Is London Looking More Like Singapore?
London’s residential property market looks a bit different these days, with new developments around the city increasingly offering the condominium-style living typically seen in Asia and some other parts of the world.
Asian developers have almost 25 percent market share in the new build market, according to Hanover Private Office, a leading property acquisition firm based in the U.K.
And analysts say that share is likely to grow – to meet high demand for new homes in the British capital as well as to take advantage of the strong interest in London’s real estate market from investors in Singapore, China and other Asian countries.
“Since 2009, overseas purchasers of new build residential in Central London helped sustain the market at a time when there were fewer domestic buyers.
Developers have therefore had overseas buyers in mind when designing developments in Central London, and will often consider a specification and include facilities that appeal to this market,” says Selina McFall, associate director – investment manager at IP Global, an international property investment firm.
“For example, high end apartment buildings in Asia often include residents’ facilities such as a gym, but historically such features were not typical in buildings in London.
The inclusion of these types of facilities therefore appeals to Asian buyers,” she added.
Indeed, the glossy flyers often found in the mail boxes of Singapore’s high-rise condominiums advertise luxury apartments in London offering such facilities.
Whether it’s to buy as an investment property or a home for a child studying, London real-estate has
seen strong interest from Asian buyers in recent years – driving up prices and fuelling a debate about affordability for locals.
Savills estimates that annual house price inflation in London to stand at 15 percent by year-end, above the 8.5 percent it forecast at the start of 2014.
The top five buyers in the prime London re-sale and new-build market in the year to November 30 were U.K. residents at 47.9 percent, followed by nationals from China at 11.5 percent, Hong Kong and Russia at 5.2 percent each and Singapore at 3 percent, data from real estate firm Knight Frank shows.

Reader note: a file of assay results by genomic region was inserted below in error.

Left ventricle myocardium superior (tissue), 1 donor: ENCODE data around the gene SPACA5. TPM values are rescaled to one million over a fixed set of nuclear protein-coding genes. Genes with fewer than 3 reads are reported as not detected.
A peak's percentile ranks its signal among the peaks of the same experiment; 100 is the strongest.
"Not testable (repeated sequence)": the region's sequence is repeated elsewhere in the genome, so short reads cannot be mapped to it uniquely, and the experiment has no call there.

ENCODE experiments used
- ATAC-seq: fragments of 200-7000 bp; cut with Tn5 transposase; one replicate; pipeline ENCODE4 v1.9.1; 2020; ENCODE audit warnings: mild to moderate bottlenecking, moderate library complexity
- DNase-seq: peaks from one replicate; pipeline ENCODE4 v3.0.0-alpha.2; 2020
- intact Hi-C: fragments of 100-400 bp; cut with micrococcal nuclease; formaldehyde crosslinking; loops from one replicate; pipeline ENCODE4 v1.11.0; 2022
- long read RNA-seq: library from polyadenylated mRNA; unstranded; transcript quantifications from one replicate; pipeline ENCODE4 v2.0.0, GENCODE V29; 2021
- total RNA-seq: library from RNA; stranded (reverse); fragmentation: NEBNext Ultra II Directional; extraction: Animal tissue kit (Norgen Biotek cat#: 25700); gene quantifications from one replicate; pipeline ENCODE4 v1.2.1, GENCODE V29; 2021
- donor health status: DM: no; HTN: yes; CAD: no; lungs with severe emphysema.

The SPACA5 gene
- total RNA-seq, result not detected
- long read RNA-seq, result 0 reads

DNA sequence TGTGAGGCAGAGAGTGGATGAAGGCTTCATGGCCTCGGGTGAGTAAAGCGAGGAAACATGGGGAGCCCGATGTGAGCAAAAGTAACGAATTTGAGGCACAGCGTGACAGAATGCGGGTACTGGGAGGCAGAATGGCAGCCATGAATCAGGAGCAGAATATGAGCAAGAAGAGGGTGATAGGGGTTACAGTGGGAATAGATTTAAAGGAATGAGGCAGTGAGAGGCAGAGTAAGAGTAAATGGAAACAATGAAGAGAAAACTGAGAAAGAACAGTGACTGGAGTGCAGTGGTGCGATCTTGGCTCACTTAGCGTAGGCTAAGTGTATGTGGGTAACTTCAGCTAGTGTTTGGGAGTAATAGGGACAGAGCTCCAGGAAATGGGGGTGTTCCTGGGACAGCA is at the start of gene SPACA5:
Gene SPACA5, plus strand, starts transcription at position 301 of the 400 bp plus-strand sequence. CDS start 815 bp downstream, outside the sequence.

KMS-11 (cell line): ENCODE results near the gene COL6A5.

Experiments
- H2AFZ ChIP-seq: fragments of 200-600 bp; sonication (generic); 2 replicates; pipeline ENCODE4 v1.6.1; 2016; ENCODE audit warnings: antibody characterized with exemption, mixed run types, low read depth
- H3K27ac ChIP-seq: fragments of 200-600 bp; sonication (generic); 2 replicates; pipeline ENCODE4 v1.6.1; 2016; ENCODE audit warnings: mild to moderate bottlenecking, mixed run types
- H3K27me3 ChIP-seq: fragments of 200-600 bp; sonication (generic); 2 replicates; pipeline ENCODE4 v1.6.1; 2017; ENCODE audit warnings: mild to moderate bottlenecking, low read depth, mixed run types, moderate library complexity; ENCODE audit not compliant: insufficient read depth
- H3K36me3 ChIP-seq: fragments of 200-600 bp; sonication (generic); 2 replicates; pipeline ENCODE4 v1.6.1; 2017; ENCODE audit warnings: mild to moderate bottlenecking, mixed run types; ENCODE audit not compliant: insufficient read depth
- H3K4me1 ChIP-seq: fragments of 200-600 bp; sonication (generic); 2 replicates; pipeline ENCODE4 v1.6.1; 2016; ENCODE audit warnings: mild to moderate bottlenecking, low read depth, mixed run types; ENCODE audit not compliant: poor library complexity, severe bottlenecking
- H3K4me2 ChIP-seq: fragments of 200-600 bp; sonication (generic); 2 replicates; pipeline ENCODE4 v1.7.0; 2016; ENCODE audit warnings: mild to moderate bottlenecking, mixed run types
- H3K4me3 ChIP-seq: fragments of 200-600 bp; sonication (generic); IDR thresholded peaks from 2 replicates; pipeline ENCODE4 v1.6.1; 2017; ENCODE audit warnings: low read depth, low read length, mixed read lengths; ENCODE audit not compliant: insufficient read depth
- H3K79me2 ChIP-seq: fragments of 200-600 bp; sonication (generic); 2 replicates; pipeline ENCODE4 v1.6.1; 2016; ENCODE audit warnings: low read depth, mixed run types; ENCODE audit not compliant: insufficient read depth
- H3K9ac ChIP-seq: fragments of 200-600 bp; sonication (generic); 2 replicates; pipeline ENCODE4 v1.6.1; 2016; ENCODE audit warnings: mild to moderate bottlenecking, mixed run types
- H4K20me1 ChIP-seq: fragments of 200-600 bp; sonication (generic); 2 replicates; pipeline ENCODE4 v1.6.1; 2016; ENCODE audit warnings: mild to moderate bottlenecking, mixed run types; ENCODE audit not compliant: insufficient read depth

Two Malaysian firms are behind the high-profile £10 billion ($16.2 billion) redevelopment of London’s Battersea Power Station into shops, bars, offices and residential units.
Work on the regeneration of the iconic power station, for which previous projects failed, began last year and is expected to be completed by 2025.
Singapore-based Oxley Holdings meanwhile unveiled in late 2013 a £200 million plan to develop a 40-acre site in East London’s Royal Docks into about 3,400 homes, and also commercial and retail facilities.
“Visiting Battersea Power Station a few weeks ago with a client, one can’t not be interested and impressed with this development,” said Will Watson from the U.K.-based property search firm Middleton Advisors.
“But there is a concern shared with some buyers that all the flats bought by investors could potentially sit there empty and parts of the development could feel soulless at times.”
According to Watson, there are approximately 250 applications for new developments around London awaiting planning approval, about 135 of which are for “skyscrapers.”
“By 2030 London will be the first city in Western Europe to be home to ten million people and Asian investment, together with traditional institutional finance, is helping to unlock developments that have stalled for many years, allowing thousands more homes to be built for Londoners far sooner than would otherwise be possible,” said London’s Deputy Mayor for Planning Edward Lister.
According to IP Global, the housing shortfall in southern England is estimated at some 160,000 houses, 72,000 of which are in London.
“Investment from companies such as SP Setia at the Battersea Power Station, Knight Dragon at the Greenwich Peninsula and Oxley Holdings at Royal Wharf are reflective of London’s strong investment opportunity and good relations between the city and Asian countries,” Lister said.
Reflecting closer investment ties between London and Asia, London Mayor Boris Johnson in early December completed a trade mission to the Far East that included Singapore and Malaysia.
He also unveiled that the public space at the heart of the Battersea Power Station development is to be called Malaysia Square.
Coming of age
Analysts add that the success of the Battersea project, which has seen strong interest in Asia, may help draw other Asian developers to Europe.
“It is rather significant as the project has done very well globally and has also gained good publicity worldwide,” said Doris Tan, Head of International Property Services, at Jones Lang LaSalle in Singapore.
Asked why more Asian developers are looking at Europe to invest, Liew Kee Sin, chairman of the Battersea Project Holding Company, described the move in a recent BBC interview as part of “growing up.”
“We have lots of investments in Malaysia, Singapore, also Australia. But it’s time for us to open ourselves and see the world and see if we can compete internationally,” he said in the television interview.
There are a host of reasons why foreign developers looking at Europe would set their sights on London first such as transparency and culture, analysts say.
“London is typically the first port of call for overseas developers who want to expand into Europe and there are no signs it will lose this position of dominance,” said Tom Bill, Head of London Residential Research at Knight Frank.
Watson at Middleton Advisors adds this note of caution to potential developers: “Competition is fierce. Ten years ago we didn’t have apartment buildings that offered state of the art facilities or concierge services, so a developer contemplating London has to be ahead of the times and raise the bar with each new scheme.”